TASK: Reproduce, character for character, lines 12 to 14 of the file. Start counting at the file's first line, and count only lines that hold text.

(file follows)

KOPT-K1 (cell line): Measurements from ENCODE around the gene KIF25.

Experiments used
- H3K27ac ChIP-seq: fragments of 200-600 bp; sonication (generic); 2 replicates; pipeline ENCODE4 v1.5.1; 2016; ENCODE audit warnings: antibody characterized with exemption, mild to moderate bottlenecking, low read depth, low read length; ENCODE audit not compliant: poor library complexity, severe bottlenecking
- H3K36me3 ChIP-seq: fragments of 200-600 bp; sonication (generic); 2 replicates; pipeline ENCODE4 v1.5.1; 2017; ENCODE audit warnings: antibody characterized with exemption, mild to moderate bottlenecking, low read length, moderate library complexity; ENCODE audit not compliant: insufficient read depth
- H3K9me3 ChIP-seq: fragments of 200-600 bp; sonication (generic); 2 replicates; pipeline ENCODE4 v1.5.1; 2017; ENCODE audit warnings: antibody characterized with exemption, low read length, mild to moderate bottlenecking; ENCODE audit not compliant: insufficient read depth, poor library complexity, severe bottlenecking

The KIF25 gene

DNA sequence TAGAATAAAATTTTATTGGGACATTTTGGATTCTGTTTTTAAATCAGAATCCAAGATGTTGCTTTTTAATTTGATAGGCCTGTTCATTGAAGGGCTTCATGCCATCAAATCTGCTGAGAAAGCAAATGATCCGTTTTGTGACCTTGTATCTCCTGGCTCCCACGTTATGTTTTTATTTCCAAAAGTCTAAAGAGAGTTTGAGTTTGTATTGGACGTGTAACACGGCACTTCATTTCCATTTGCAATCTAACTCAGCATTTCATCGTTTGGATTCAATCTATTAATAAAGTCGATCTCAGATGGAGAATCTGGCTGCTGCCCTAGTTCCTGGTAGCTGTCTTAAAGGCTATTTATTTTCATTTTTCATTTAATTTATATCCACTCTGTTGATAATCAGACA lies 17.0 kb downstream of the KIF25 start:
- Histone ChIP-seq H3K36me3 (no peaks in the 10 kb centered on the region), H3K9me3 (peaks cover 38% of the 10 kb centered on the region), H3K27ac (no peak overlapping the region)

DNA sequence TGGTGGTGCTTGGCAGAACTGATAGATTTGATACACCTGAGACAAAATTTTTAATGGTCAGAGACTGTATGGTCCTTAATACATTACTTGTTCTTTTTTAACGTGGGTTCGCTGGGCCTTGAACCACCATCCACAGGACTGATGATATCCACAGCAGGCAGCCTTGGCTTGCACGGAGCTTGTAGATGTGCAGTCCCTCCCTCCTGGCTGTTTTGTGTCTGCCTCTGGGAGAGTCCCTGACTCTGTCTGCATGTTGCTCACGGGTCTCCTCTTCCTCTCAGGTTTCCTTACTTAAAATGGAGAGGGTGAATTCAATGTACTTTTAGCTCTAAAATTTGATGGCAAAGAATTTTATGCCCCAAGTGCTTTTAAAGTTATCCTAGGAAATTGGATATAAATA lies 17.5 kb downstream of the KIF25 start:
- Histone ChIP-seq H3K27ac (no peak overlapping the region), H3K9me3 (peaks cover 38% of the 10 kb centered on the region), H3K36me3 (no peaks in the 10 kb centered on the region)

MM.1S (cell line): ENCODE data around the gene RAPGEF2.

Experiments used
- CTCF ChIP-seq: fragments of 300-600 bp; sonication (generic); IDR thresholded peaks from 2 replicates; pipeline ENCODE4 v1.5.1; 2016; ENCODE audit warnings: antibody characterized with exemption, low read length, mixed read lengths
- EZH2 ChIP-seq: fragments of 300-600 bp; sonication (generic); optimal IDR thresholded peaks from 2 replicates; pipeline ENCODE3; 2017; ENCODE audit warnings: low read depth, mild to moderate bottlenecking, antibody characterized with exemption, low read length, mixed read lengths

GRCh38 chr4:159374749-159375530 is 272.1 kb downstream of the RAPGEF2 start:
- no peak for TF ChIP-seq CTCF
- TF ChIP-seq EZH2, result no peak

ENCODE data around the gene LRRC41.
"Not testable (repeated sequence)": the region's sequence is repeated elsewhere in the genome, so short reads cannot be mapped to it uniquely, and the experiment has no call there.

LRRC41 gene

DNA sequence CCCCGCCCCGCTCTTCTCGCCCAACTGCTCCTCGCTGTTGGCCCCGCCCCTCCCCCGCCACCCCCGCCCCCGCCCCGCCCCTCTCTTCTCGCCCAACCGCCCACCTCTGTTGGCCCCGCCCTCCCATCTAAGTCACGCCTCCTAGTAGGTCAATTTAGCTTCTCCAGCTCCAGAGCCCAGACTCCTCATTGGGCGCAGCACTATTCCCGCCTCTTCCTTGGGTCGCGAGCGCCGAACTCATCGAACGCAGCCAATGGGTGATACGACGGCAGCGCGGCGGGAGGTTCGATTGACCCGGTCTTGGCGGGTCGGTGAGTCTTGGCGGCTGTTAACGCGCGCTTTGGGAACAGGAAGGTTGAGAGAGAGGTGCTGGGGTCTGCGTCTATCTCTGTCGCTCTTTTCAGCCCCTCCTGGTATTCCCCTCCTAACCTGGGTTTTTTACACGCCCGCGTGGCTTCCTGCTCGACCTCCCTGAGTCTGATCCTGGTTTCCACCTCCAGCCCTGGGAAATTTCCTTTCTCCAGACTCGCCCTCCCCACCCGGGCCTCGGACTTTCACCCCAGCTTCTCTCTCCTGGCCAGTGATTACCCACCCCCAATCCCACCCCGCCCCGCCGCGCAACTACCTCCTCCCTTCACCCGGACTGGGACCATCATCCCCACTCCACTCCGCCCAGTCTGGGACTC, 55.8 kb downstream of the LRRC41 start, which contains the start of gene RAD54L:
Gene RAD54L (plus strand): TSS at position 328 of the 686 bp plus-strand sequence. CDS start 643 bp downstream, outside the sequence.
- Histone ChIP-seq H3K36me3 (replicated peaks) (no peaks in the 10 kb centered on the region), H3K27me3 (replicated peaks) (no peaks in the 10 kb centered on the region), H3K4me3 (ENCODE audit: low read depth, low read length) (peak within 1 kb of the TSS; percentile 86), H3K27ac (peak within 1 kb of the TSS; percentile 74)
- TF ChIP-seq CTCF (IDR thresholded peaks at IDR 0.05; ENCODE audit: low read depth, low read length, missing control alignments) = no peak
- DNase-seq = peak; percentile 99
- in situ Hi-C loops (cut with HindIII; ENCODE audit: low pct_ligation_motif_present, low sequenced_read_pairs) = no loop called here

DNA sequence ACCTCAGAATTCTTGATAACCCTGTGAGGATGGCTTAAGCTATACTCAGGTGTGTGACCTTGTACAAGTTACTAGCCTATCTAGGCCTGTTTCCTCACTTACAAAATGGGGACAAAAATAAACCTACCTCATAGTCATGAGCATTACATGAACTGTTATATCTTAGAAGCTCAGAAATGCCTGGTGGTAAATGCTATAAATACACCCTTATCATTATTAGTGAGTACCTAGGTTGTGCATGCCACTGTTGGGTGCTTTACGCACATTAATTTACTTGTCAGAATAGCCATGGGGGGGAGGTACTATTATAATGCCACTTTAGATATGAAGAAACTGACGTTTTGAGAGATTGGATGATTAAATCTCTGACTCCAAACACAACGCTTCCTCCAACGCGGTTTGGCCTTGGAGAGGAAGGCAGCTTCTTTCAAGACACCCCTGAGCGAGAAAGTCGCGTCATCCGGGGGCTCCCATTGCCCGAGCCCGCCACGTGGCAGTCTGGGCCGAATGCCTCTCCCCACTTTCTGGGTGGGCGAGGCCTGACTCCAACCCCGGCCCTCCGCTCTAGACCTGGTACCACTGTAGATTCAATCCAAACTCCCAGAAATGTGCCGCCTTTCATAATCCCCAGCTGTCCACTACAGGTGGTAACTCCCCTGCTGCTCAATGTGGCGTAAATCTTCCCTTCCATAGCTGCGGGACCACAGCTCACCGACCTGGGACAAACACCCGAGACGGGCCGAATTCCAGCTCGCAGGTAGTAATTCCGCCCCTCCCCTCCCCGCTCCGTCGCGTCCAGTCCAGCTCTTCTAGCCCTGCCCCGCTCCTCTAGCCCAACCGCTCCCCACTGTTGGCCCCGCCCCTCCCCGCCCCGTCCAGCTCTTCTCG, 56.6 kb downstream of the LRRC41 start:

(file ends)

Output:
Experiments used
- CTCF ChIP-seq: fragments of 300-600 bp; sonication (generic); IDR thresholded peaks from 2 replicates; pipeline ENCODE4 v1.5.1; 2016; ENCODE audit warnings: antibody characterized with exemption, low read length, mixed read lengths
- EZH2 ChIP-seq: fragments of 300-600 bp; sonication (generic); optimal IDR thresholded peaks from 2 replicates; pipeline ENCODE3; 2017; ENCODE audit warnings: low read depth, mild to moderate bottlenecking, antibody characterized with exemption, low read length, mixed read lengths